About the only Kenyan that was not so hospitable was a deadly cobra that whizzed by his head when he unknowingly picked up a pole in which the snake was resting in a wilderness area.

A few years earlier, Dr. Barnes had been with a grandson hiking the 70-mile stretch of the Appalachian Trial through the Smoky Mountains for his 70th birthday when he stumbled upon a bear. Thinking other people were nearby and would help him, he boldly struck the animal, and it fled. After it did, he looked around and realized no one else had been there to help him.

Word of the feat spread along the trail nearly as fast as a late summer wildfire, and people were quite surprised to learn that the Appalachian Tarzan was retired and of very medium build.

In the rest of his life, he has also been quite successful simply by following the Christian principles of helping.

“I feel the Lord has directed my life in the crucial places,” he said. “I have never felt alone in this life. I have felt that the Lord was with me in most of the difficult places I have been.”


"I Need Some Time" Continues Sunday At Metro Tab Church

Greater Tucker Missionary Baptist To Host Graduation Lunch Celebration And Fashion Show May 25

Bob Tamasy: When Asking Isn’t A Risk


The series "I Need Some Time" continues Sunday at Metropolitan Tabernacle Church with worship at 10:30 a.m. The message will be brought by Dr. Steve Ball the founder and senior pastor. Come ... (click for more)

Graduates, scholarship recipients and their parents are joining the Women in Ministry at Greater Tucker Missionary Baptist Church on Saturday, May 25 at noon to be entertained while celebrating ... (click for more)

Have you ever seen one of those public marriage proposals at an athletic contest, when some guy in the stands arranges to have the camera trained on him and his lady love when he decides to drop ... (click for more)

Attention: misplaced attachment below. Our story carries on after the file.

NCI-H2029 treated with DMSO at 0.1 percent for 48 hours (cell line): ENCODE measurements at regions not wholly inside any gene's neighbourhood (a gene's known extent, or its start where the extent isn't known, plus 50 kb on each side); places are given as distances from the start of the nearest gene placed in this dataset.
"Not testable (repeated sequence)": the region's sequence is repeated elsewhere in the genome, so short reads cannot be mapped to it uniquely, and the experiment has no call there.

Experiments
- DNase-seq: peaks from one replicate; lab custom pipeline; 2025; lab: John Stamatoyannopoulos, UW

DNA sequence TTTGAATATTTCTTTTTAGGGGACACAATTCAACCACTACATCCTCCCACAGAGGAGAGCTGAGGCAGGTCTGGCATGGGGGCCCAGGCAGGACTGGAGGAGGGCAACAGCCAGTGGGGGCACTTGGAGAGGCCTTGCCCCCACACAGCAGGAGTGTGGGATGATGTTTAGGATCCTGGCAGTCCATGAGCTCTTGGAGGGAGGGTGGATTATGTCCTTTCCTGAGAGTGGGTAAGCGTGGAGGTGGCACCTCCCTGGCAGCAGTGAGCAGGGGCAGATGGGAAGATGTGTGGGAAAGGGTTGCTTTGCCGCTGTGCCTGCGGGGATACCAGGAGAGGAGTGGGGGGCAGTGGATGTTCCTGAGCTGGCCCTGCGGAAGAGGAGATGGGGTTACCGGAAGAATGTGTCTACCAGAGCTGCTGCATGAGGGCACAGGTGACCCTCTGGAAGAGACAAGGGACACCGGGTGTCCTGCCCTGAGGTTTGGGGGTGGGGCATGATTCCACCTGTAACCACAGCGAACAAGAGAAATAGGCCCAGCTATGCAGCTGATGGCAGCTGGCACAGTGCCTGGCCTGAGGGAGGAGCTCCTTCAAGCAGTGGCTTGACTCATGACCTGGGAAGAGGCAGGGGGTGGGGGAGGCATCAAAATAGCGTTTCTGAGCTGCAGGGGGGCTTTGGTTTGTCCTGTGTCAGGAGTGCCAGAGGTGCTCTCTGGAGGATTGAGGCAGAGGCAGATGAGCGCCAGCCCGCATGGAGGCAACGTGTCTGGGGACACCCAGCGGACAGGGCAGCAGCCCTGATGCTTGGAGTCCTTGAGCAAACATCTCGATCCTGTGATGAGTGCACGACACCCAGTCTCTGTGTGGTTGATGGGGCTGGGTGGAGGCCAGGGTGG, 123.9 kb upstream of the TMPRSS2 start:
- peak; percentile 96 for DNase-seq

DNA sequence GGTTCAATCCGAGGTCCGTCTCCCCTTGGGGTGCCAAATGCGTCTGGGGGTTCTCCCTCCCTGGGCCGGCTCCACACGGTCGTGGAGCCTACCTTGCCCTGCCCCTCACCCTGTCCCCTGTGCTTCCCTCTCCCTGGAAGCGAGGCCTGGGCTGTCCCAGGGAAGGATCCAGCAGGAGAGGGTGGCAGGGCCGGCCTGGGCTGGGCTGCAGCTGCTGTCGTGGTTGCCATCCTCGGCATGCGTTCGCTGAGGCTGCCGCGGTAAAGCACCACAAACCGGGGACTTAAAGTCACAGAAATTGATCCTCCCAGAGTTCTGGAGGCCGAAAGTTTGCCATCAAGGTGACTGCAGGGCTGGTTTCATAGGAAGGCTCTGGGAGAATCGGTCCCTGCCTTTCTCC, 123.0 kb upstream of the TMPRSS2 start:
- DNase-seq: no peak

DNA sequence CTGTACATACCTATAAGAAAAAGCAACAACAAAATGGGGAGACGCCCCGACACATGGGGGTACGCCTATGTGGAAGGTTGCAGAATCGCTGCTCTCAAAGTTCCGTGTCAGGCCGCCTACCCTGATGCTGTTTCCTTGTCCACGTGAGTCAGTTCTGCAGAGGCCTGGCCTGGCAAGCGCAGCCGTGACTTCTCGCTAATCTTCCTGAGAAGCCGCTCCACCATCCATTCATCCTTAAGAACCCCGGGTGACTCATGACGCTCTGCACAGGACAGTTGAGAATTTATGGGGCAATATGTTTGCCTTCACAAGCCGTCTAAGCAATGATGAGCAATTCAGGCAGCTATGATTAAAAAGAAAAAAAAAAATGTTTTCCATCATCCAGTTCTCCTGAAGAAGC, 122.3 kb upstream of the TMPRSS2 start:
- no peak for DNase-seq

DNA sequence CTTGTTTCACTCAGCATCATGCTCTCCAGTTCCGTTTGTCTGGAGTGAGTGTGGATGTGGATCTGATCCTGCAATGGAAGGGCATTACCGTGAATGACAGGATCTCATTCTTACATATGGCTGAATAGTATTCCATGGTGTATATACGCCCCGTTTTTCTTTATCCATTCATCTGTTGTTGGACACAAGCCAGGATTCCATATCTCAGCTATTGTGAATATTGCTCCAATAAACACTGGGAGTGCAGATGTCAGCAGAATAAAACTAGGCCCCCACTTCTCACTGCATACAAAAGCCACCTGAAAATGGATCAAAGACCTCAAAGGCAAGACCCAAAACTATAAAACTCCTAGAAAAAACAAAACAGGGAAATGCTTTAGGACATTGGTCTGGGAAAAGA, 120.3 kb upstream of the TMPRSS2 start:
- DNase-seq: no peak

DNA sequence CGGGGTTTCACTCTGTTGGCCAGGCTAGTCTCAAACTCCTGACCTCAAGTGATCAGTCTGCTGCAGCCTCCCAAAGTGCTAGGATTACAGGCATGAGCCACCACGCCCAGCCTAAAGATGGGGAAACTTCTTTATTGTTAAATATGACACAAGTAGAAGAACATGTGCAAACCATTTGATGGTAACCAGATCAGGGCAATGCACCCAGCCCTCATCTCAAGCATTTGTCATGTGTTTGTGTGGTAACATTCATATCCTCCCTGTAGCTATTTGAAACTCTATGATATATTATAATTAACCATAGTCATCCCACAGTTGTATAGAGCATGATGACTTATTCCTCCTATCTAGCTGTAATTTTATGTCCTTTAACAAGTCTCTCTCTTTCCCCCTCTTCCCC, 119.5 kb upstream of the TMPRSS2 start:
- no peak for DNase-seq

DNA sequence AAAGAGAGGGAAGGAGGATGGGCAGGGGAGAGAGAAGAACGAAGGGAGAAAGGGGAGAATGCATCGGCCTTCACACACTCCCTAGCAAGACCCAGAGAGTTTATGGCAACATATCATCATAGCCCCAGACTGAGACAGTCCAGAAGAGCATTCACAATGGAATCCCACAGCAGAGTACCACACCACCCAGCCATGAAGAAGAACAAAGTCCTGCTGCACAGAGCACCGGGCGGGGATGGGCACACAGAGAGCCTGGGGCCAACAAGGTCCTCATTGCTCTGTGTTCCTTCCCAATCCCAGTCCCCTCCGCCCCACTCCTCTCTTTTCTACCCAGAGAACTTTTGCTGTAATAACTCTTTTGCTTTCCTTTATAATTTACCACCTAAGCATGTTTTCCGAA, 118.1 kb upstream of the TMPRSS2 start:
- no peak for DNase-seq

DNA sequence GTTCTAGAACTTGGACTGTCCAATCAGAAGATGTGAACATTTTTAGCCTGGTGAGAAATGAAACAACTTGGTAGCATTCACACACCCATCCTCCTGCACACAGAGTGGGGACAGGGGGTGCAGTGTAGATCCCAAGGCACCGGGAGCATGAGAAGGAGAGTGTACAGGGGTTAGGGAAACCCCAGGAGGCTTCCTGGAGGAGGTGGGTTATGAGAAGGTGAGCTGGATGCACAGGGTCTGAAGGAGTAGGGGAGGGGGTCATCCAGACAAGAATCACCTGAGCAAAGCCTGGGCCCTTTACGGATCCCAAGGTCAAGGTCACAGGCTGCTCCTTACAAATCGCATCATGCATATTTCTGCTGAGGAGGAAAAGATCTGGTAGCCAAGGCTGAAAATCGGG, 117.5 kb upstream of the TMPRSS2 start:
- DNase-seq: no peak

Church

"I Need Some Time" Continues Sunday At Metro Tab Church

The series "I Need Some Time" continues Sunday at Metropolitan Tabernacle Church with worship at 10:30 a.m. The message will be brought by Dr. Steve Ball the founder and senior pastor. Come early at 10 a.m. and enjoy coffee and breakfast bars with the pastoral staff. Music will led by Worship Pastors Adam and Olivia Aziz along with the Metro Praise Team, choir and band. ... (click for more)

Greater Tucker Missionary Baptist To Host Graduation Lunch Celebration And Fashion Show May 25

Graduates, scholarship recipients and their parents are joining the Women in Ministry at Greater Tucker Missionary Baptist Church on Saturday, May 25 at noon to be entertained while celebrating their graduation. A lunch will be served, and guests can mix and mingle with other graduates from other schools and colleges. "You will be entertained in a relaxed atmosphere ... (click for more)

Breaking News

4 People Shot At 2 Hixson Locations; 2 Killed On Ardis Lane; 2 Men Shot At Northgate Crossing Apartments In Hixson

Four men were shot in two overnight shootings in Hixson. Two people were shot and killed on Ardis Lane. At approximately 10:07 p.m., Chattanooga Police responded to the 6700 block of Ardis Lane on a report of persons shot. Upon arrival, police located two men suffering from gunshot wounds. Hamilton County EMS responded and pronounced Kirtus Thompson, 27, deceased on ... (click for more)

Greg Vital Says Ancient Stone Cairns, Part Trail Of Tears Route Found On His Meigs Farm; Asks TVA To Reroute Project Viper Transmission Line

Lawyers for Georgetown property owner Greg Vital notified the Tennessee Valley Authority on Thursday that a second archaeological study of the site found 15 different Native American artifacts, not one, as TVA said in its official report in April. “There are 14 more historically significant cairns in a distinguishable pattern within a hundred yards of what TVA said was the only ... (click for more)

Opinion

Chattanooga's Shooting Epidemic

These shootings continue and something has to be done to try and stop them whether they are domestic, robbery or gang related. We obviously can not remove these handguns from every man, woman and child. I suggest that merchants that sell handguns raise the minimum age to 21 years for the purchase of handgun ammunition only. This 21 age requirement would not include ammunition ... (click for more)

Roy Exum: Mr. Casada Is Through

Sometime this afternoon, the Republican members of the Tennessee Legislature will join a growing chorus of those convinced it is time for Glen Casada, the group’s Speaker of the House, to step down. They will cite several tawdry emails between Casada’s former Chief of Staff and himself as the reason but that’s not entirely true. Casada will step down in great shame because he has ... (click for more)